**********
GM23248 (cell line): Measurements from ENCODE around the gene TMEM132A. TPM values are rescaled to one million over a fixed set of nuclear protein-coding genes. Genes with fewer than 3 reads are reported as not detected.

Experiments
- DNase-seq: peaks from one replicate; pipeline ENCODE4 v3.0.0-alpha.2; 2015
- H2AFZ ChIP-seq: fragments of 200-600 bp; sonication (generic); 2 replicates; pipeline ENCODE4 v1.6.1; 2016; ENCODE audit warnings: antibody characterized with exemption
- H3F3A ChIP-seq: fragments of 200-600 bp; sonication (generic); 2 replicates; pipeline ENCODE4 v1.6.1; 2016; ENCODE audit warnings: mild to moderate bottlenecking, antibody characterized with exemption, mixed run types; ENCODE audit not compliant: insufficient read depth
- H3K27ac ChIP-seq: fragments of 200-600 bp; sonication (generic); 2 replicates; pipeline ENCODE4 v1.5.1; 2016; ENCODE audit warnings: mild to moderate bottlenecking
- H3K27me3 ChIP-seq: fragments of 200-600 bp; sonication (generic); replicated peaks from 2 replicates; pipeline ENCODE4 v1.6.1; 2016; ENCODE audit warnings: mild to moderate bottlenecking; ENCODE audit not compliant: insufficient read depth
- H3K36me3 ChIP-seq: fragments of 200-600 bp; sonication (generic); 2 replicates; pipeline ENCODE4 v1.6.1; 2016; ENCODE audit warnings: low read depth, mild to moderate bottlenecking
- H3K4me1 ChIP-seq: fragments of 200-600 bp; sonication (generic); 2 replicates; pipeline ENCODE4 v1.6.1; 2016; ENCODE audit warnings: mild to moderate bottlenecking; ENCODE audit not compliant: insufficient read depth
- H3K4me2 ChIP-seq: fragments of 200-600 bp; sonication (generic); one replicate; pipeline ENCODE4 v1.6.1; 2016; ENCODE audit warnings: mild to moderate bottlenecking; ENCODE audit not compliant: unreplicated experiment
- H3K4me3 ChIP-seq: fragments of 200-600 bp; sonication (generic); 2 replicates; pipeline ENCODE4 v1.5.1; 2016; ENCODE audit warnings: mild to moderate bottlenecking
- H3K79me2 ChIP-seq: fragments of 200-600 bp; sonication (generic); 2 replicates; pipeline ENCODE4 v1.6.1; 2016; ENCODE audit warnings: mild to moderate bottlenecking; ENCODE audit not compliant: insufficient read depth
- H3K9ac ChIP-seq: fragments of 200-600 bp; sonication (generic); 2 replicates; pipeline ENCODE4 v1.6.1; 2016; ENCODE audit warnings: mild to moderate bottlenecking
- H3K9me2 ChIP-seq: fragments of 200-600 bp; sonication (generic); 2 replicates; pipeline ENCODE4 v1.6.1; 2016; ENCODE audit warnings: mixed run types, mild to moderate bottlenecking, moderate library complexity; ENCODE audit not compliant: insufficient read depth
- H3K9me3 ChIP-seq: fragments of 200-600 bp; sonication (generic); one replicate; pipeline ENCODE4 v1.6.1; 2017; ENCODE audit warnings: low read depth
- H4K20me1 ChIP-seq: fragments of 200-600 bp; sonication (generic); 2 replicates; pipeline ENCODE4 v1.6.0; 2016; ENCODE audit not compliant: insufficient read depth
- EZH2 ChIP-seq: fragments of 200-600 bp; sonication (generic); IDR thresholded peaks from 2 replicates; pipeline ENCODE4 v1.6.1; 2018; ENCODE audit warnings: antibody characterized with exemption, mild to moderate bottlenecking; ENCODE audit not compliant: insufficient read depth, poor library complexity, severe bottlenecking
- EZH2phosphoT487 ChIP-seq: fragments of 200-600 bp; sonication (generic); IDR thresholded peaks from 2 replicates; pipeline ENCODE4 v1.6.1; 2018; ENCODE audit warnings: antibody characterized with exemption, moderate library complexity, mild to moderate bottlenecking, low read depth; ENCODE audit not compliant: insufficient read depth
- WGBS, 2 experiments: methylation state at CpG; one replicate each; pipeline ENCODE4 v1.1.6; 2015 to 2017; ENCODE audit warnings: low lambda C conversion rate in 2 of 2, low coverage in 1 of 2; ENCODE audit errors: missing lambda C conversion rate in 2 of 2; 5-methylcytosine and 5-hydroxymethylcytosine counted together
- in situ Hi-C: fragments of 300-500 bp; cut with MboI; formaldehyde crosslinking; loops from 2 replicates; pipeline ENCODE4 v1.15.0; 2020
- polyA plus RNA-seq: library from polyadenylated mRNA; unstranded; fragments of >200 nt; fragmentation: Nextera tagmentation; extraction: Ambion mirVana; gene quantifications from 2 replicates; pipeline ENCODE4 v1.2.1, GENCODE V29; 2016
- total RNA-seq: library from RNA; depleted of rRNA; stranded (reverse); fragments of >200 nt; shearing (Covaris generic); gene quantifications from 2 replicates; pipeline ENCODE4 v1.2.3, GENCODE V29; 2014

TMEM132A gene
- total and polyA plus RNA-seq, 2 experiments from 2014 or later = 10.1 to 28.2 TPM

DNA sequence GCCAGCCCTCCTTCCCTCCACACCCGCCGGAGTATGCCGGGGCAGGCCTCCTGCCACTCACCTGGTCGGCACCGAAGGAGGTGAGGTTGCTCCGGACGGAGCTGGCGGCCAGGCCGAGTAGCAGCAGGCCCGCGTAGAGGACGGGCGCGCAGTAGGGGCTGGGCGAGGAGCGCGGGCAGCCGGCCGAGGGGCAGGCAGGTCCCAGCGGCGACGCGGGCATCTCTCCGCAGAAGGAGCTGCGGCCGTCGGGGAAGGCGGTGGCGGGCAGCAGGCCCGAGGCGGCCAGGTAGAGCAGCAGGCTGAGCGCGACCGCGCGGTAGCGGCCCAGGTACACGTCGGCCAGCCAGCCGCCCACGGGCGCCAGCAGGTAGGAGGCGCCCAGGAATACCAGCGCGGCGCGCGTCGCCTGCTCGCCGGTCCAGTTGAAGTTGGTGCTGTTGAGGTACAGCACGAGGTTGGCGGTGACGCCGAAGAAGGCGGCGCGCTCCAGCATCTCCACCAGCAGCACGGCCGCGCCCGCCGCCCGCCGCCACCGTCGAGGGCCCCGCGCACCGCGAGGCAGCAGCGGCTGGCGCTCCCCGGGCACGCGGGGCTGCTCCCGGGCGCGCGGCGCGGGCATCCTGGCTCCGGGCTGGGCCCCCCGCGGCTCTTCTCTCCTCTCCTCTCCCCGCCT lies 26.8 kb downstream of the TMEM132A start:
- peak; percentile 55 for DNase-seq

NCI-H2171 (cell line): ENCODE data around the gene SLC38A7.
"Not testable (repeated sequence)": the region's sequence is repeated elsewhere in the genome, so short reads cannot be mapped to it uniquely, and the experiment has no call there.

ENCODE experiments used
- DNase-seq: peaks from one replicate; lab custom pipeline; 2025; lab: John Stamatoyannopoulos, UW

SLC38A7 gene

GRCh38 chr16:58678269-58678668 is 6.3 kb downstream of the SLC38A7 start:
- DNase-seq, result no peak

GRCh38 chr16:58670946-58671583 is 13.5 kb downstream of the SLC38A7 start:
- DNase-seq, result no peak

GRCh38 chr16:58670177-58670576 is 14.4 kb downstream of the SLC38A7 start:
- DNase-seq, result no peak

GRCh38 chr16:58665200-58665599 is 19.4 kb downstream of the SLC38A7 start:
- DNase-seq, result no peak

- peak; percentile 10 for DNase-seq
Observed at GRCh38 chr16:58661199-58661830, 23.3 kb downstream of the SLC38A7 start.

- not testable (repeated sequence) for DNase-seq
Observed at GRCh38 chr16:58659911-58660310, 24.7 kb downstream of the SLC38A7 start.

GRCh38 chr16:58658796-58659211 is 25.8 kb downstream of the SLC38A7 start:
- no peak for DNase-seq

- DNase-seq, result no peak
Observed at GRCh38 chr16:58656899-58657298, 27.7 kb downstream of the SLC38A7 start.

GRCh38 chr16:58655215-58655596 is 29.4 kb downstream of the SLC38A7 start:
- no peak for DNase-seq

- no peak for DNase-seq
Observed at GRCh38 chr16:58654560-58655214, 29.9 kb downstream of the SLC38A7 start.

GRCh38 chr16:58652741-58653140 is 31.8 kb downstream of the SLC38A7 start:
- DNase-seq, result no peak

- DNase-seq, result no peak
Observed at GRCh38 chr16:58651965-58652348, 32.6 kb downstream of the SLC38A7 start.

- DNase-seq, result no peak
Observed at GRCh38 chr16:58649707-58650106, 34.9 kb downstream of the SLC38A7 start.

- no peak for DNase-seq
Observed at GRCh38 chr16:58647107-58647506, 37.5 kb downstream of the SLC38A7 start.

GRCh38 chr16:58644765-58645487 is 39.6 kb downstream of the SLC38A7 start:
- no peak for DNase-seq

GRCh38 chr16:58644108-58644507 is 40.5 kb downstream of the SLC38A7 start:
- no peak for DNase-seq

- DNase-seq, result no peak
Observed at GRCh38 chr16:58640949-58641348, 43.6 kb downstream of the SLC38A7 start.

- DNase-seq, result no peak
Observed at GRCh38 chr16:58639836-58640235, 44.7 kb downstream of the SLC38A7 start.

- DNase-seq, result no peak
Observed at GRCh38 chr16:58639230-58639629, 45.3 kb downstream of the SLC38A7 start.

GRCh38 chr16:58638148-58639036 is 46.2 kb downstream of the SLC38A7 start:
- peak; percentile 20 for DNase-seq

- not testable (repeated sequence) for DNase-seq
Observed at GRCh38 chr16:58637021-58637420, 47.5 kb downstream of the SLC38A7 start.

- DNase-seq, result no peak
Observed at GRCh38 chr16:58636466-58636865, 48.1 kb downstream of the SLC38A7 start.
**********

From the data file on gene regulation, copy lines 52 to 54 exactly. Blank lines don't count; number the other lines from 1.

GRCh38 chr16:58652741-58653140 is 31.8 kb downstream of the SLC38A7 start:
- DNase-seq, result no peak

- DNase-seq, result no peak